Alternative Facts and True Lies
It's all in the narrative
By Gautam Adhikari
The media are dishonest, says the new president. He accuses journalists of going all out to challenge his assertion that millions of illegal migrants voted in the presidential election to give his opponent a wide margin of victory, whereas he believes it is true, says his press secretary. It's because there are alternative facts to what the media may put out, says an aide to the chief.
Some say the president is delusional or an incurable egotist. But there might be method in the madness. Is it possible most of us are completely misinterpreting an astute tactic devised by smart strategists in or close to the White House? The more this kind of fact-dilution continues, the more the possibility looks likely. After all, President Trump has a few smart people around him, notably Steve Bannon. He is by all accounts an intelligent, highly educated adviser who has been part of the media and may have a long view on how to disrupt and recreate public opinion. In which case, welcome to politics infused with postmodernism.
'Alternative facts' may seem an affront to common sense as well as a blatant attempt to delegitimize evidence-backed journalism. But it fits in with a postmodernist interpretation, prevalent in many liberal arts campuses, of history, or rather of 'narratives'. There are always alternative narratives based on different readings of facts, which may all be equally valid. Thus, scientists may pursue objective efforts to understand reality; but reality, in the postmodern view is relative. It is constructed by the human mind as it tries to comprehend particular and personal realities. Facts, therefore, can always have alternatives.
The modern mind believes in scientific and existential truth. A postmodernist mind denies the validity of ultimate principles. All experience is relative and all interpretation is fallible. When inducted into the political world, a postmodernist communications strategy can work brilliantly to erode trust, whether it be in the credibility of the media or in researched opinions of experts.
For planners of Trump's communications strategy, eroding the credibility of the media and professional experts is probably crucial to their longterm objective. Which seems to be to ensure a conservative dominance of socio-political America in the foreseeable future.They already have the famed checks and balances of the US constitutional structure tilted in their favor. The executive is in their control; the two houses of Congress with Republican majorities are likely to remain deferential to the needs of the president in the foreseeable future; and the judiciary, with numerous vacancies in federal judgeships waiting to be filled and a soon-to-be conservative majority in the Supreme Court, is also taken care of.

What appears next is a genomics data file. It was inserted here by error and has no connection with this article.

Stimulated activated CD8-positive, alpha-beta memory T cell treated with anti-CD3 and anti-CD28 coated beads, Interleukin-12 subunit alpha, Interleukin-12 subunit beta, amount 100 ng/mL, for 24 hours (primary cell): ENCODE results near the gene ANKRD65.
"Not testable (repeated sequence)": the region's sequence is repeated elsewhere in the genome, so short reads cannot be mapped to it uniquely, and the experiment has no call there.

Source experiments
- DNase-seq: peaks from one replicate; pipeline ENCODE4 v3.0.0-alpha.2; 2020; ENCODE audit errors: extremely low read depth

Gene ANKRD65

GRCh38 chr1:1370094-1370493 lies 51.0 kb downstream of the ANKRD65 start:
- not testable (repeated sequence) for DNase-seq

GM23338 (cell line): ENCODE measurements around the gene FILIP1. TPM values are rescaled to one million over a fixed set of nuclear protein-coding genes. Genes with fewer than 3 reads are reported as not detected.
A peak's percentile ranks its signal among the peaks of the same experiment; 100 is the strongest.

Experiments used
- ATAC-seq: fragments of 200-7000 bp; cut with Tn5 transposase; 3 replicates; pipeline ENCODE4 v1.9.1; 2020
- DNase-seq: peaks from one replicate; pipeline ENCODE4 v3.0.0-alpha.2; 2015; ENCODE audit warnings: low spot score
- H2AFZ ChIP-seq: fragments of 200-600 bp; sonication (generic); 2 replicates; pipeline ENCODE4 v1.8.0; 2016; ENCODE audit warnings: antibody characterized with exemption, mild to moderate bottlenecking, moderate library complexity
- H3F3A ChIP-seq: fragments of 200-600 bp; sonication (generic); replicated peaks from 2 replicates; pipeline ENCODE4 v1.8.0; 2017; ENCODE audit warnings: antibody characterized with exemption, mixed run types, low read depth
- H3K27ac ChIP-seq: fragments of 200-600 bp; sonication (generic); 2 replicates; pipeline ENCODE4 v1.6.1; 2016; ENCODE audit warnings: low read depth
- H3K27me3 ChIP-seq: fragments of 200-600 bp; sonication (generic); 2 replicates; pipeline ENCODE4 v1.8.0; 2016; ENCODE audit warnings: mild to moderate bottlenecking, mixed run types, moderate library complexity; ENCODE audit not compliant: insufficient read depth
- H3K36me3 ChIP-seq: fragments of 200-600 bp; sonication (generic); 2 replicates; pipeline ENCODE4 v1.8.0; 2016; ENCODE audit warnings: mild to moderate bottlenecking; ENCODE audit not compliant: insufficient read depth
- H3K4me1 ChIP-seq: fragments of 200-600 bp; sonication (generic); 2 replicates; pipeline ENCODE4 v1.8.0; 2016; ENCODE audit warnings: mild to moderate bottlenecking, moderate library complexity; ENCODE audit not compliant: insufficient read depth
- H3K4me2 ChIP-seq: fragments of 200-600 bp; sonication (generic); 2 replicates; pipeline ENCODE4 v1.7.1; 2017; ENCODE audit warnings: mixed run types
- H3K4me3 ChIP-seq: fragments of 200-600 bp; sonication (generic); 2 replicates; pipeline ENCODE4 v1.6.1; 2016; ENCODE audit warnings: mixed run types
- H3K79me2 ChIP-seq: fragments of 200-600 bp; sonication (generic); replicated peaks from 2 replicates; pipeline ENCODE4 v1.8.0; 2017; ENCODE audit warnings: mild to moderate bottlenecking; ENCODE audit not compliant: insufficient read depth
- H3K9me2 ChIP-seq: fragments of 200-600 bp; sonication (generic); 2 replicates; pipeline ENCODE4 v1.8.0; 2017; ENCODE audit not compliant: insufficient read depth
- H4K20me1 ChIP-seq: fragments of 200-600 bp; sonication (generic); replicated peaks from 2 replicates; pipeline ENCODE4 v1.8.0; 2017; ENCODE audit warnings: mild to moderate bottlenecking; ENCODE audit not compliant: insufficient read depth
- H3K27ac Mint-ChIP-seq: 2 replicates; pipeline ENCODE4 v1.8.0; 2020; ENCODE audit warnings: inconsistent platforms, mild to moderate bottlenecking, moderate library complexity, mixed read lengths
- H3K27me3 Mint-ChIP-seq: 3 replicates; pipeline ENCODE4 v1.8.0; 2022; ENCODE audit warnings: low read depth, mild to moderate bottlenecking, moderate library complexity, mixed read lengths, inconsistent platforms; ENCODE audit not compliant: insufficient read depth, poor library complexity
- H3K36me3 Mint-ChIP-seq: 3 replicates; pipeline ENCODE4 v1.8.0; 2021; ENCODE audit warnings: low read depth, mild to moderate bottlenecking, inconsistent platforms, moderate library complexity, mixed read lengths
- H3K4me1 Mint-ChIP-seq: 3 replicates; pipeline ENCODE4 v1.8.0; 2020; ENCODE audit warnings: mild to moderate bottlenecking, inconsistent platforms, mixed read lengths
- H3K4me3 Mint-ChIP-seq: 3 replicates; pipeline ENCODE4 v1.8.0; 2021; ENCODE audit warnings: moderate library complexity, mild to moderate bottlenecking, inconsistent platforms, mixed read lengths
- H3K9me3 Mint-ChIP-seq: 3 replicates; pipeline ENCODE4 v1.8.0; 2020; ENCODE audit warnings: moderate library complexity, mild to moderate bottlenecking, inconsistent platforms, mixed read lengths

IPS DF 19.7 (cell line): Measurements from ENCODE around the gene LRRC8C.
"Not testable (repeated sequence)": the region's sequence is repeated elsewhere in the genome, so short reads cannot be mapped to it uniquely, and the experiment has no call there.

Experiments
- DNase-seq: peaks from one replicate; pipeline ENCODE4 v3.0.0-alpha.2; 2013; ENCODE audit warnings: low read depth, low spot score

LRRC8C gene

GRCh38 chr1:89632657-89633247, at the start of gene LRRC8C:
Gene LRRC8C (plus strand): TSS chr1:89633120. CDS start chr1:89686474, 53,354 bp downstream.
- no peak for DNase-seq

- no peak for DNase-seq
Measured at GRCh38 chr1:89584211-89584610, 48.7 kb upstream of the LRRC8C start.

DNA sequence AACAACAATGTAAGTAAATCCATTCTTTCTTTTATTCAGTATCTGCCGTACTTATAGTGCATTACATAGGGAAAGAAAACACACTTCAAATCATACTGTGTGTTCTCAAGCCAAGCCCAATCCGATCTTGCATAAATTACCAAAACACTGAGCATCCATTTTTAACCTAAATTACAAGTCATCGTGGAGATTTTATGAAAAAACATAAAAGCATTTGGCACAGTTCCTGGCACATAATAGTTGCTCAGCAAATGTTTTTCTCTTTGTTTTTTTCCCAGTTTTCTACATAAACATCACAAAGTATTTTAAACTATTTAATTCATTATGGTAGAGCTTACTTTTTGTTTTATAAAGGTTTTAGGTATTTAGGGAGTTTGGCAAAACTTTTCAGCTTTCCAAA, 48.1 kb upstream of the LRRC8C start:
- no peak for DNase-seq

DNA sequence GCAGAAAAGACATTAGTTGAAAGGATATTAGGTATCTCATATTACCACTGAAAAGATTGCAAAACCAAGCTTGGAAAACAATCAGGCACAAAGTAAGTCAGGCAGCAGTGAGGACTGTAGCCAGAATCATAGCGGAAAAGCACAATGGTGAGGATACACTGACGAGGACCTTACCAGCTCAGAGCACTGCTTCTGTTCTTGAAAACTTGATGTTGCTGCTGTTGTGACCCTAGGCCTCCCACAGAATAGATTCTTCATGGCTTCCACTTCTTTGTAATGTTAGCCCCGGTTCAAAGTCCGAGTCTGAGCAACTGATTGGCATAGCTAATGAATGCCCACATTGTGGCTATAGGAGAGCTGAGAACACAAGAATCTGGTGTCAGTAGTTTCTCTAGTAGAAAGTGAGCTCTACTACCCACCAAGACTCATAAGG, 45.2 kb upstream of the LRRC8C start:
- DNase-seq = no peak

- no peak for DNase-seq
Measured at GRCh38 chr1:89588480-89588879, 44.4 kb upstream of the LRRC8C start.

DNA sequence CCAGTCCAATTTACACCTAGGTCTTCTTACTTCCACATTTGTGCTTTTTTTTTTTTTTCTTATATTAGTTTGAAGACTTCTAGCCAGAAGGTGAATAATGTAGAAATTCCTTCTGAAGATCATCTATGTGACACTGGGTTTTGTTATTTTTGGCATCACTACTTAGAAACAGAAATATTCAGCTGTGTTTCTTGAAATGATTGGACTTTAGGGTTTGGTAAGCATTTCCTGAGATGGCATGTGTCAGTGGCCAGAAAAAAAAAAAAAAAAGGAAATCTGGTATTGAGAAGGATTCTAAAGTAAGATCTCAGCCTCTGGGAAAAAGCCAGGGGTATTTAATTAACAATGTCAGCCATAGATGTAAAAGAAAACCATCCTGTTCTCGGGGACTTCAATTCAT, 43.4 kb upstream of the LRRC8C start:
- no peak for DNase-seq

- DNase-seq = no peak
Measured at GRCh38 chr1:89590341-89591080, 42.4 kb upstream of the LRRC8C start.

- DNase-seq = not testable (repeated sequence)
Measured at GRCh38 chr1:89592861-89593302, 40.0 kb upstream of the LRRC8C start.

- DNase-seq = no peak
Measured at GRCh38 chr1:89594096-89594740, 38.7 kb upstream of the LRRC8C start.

It's the fourth estate that's the problem. As Bannon bluntly declared, while asking the mainstream media to keep its mouth shut, the media is now 'the opposition party".
In the media, too, there are convenient divisions. Fox News and and the overwhelming majority of radio talk shows, along with outlets of ethically unrestrained social media, can continue to ensure that the executive branch's view prevails. The rest of the media, the allegedly 'liberal' part, can be aggressively challenged on factual reporting and evidence-based opinion by promoting alternative narratives that can chip away at the credibility of newspapers, TV and policy experts.
Two or three years of incessant alternative chatter can award, say, the improvement of the economy to a change in presidential leadership overshadowing the fact that the US economy, by conventional yardsticks, has been doing well for at least three years. In post-modern style, you come to believe whichever narrative suits your preset inclination. Facts no longer form the foundation of truth; it's all up for debate. The idea is to sow doubt in the minds of a critical mass.
In such a strategy, facts are overrated. What matters is what you can make a decisive number of people believe through deft manipulation of the media, mainstream and social. Lies become true. Facts become debatable. Positive can be turned into negative and faith can trump reason if enough people are seduced. Politics becomes a stage for salesmen of competing narratives.
Vladimir Putin of Russia is probably the current world champion in this sport of how to manipulate the media narrative. Donald Trump's team, Rodrigo Duterte of the Philippines, Narendra Modi of India are not far behind. They all wear hard nationalism as their ideological cloak. And more such leaders seem positioned to ascend to power....
Gautam Adhikari is a Senior Fellow at the Center for American Progress Action Fund and a former newspaper editor.